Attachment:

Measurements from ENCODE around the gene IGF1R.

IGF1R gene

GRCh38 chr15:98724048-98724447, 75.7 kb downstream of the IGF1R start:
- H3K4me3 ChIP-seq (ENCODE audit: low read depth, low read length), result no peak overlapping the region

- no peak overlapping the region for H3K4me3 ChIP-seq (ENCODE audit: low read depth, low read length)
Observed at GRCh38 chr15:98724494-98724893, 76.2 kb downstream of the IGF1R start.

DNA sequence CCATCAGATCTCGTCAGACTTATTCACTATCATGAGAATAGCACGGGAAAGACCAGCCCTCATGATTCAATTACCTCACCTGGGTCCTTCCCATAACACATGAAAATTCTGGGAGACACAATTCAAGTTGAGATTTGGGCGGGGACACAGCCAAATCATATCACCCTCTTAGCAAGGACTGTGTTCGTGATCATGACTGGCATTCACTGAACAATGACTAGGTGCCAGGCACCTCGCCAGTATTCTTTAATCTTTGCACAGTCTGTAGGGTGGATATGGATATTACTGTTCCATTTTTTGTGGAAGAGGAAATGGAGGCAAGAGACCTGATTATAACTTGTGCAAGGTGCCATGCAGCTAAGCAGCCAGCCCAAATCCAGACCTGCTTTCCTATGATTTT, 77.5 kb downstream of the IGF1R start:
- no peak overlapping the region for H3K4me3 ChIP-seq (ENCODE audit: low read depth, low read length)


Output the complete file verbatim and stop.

Measurements from ENCODE around the gene IGF1R.

IGF1R gene

GRCh38 chr15:98724048-98724447, 75.7 kb downstream of the IGF1R start:
- H3K4me3 ChIP-seq (ENCODE audit: low read depth, low read length), result no peak overlapping the region

- no peak overlapping the region for H3K4me3 ChIP-seq (ENCODE audit: low read depth, low read length)
Observed at GRCh38 chr15:98724494-98724893, 76.2 kb downstream of the IGF1R start.

DNA sequence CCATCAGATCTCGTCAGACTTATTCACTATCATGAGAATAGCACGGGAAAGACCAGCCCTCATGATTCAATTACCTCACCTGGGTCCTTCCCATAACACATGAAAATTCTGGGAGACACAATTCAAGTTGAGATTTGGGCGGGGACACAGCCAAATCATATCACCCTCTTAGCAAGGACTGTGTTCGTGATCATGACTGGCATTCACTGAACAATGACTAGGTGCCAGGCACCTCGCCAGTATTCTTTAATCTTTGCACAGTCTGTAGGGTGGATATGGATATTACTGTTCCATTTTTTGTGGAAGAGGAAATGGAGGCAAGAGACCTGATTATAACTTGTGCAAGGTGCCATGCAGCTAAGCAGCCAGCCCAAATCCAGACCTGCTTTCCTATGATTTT, 77.5 kb downstream of the IGF1R start:
- no peak overlapping the region for H3K4me3 ChIP-seq (ENCODE audit: low read depth, low read length)